Female Surfers in the lineup. Do we have a special superpower?

femalesurfcoaching femalesurfers performance tips surftrainingforwomen Apr 21, 2022
Two women in the surf waiting for a wave

If you are one of our Instagram regulars, you may have seen a recent post, which highlighted that female surfers spend more time sitting in a surf session, compared to male surfers.

This study was performed on competitive female surfers and only a small number of participants. However, it raises an important gender consideration for female surfers, from a coaching and conditioning perspective. 

 

I like to mention this research during my workshops. Firstly because it is rare to find studies performed on females who surf. The majority of research is performed using male participants and then applied to women. Secondly if the results are indicative of the typical female surfer, it suggests we spend approximately 10% more time sitting than our male counterparts (roughly 60% of our surf session). Whether we sit more in a surf session potentially changes the physical demands we encounter as female surfers and can create unique injury risks including hip impingement and conditions related to lumbar-pelvis instability.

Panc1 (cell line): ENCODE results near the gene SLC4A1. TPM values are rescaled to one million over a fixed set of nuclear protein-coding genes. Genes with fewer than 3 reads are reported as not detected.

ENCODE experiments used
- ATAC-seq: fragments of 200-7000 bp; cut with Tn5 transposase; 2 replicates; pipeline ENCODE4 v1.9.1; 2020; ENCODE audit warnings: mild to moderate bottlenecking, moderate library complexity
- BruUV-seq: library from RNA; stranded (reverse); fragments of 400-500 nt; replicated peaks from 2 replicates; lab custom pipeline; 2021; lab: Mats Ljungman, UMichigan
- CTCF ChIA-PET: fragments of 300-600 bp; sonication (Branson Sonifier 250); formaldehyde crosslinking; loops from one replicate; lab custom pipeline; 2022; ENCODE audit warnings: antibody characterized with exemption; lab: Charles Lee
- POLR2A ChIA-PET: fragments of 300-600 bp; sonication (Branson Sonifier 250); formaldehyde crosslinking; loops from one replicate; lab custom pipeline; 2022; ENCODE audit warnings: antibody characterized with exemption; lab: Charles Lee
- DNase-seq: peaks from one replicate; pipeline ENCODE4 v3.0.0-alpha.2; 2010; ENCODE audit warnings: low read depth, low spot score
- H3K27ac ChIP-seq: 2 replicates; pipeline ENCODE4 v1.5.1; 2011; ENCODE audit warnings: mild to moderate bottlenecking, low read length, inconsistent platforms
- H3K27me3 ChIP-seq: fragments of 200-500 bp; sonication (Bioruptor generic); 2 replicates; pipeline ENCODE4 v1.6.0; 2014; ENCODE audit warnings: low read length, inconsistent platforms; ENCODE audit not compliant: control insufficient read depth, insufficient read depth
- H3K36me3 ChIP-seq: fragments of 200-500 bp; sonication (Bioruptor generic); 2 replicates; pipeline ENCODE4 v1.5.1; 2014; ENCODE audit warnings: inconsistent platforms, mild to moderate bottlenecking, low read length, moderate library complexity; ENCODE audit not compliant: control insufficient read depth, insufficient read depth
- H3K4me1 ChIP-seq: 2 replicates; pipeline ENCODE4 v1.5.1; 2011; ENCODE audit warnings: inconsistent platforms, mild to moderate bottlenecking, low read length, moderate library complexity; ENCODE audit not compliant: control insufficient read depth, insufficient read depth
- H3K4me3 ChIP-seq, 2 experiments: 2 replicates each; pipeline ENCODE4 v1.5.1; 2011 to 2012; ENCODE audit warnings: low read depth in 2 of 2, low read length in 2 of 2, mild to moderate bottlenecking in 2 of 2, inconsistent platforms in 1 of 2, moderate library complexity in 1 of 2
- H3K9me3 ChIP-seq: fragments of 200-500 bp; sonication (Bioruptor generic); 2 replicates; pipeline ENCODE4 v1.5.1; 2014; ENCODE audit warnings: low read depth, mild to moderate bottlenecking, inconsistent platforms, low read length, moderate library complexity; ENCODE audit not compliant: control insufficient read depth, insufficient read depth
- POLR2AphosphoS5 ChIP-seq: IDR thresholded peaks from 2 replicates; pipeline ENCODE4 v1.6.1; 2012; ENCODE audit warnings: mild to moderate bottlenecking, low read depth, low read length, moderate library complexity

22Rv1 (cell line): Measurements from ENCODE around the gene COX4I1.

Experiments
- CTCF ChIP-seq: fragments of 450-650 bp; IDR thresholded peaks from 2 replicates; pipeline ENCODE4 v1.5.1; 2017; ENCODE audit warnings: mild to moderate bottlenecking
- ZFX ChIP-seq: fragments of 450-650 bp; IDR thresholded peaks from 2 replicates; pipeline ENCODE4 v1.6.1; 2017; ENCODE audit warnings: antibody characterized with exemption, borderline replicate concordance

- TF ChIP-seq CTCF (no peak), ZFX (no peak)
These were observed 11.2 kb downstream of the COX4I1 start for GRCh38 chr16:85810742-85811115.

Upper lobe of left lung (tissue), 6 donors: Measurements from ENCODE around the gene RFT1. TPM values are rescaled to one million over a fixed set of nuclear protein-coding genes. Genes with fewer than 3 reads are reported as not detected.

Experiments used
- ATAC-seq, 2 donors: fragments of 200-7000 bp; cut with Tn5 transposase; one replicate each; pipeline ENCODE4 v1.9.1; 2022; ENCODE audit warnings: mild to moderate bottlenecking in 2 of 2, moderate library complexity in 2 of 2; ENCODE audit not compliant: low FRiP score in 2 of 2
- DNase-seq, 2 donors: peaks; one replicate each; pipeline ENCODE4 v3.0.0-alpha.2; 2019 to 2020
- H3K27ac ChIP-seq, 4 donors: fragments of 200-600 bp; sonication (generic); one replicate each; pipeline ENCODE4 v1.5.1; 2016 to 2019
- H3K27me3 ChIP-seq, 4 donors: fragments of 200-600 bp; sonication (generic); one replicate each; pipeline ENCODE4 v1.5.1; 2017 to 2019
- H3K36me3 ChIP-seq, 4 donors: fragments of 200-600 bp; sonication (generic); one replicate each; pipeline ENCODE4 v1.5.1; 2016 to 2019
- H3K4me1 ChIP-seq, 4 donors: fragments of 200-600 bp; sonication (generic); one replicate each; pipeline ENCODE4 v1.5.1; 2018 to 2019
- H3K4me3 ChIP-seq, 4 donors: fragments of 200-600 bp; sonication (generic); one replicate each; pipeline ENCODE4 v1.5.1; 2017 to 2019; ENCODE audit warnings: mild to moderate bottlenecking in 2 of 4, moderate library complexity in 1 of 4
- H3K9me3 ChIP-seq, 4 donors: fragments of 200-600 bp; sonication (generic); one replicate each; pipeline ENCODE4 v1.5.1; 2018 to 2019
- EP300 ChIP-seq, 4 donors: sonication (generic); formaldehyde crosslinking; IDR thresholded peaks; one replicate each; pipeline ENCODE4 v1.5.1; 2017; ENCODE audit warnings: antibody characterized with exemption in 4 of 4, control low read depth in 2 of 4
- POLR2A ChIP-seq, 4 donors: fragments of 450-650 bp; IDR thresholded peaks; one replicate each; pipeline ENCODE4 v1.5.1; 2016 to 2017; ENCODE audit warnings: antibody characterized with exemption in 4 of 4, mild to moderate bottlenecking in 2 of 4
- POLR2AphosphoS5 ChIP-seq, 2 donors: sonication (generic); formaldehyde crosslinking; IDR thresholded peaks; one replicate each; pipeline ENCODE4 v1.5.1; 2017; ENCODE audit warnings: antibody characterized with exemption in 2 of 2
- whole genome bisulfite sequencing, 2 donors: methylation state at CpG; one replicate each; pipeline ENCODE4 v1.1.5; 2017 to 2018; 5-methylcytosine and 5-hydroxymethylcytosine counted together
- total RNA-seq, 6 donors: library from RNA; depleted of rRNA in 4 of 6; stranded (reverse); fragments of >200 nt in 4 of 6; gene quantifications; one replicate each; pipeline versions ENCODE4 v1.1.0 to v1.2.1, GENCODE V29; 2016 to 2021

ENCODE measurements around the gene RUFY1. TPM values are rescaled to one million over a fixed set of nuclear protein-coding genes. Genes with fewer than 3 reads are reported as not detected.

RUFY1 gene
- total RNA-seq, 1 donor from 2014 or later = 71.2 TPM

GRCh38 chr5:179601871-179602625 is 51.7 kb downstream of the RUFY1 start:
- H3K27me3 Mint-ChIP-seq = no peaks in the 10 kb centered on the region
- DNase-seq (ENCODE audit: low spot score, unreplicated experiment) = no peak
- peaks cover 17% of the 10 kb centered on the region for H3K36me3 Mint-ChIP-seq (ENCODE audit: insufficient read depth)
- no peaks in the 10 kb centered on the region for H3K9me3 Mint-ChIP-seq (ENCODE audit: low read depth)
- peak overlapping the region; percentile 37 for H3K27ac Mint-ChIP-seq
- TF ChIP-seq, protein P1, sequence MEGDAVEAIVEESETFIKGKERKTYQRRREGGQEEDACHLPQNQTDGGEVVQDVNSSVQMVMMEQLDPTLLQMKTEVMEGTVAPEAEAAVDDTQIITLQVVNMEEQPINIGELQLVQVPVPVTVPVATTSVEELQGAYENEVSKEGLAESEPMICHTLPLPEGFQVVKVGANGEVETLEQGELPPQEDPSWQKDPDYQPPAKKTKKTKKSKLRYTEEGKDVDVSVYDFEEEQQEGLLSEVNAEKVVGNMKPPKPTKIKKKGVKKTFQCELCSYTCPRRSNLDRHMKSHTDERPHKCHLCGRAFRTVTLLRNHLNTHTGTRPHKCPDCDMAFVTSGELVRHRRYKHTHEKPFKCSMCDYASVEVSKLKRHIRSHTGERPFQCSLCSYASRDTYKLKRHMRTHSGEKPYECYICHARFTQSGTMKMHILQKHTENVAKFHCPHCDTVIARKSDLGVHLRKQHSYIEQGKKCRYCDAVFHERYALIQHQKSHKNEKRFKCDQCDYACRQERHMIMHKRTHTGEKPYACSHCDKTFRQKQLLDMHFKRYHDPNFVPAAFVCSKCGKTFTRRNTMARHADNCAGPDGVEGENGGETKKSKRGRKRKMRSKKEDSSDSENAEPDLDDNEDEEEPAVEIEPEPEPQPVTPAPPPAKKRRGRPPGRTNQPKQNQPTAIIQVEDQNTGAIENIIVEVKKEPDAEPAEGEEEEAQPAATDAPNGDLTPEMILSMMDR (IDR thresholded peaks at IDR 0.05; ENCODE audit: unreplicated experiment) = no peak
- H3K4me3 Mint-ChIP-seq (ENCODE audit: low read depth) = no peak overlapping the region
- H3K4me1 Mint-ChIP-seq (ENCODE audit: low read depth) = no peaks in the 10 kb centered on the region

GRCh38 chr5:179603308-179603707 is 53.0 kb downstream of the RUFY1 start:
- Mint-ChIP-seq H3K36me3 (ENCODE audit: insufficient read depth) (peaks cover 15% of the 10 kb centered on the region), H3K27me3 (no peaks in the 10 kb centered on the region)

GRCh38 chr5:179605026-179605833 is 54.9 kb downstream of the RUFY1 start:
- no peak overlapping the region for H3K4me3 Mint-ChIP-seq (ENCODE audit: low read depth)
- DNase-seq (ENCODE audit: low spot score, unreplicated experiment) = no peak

Usually when I suggest women sit more during their time in the ocean, I am met with a room full of giggles and comments about ‘loving a chat’. There may be a number of reasons why female surfers spend more time on their buttocks than their feet. But if ‘having a gas bag’ is one of those reasons, is it actually detrimental to our surfing performance and something to be seen in a negative light? I’m not convinced it is. In fact, I would suggest that in terms of surfing performance it could be incredibly beneficial. This of course goes against the understanding that wave count is everything, when it comes to improving your surfing. And I think I may have some coaches screaming obscenities. But let me continue to explain. 

 

Socialising is particularly important for females who participate in sport. Research has shown that females have a social-emotional attachment to sport, which essentially means that participation is governed by feelings. Positive social experiences can negate feelings of not being good enough, fear of judgement and feelings of poor confidence in ability, which would normally be barriers to sport engagement and retention.  (barriers for female surfers)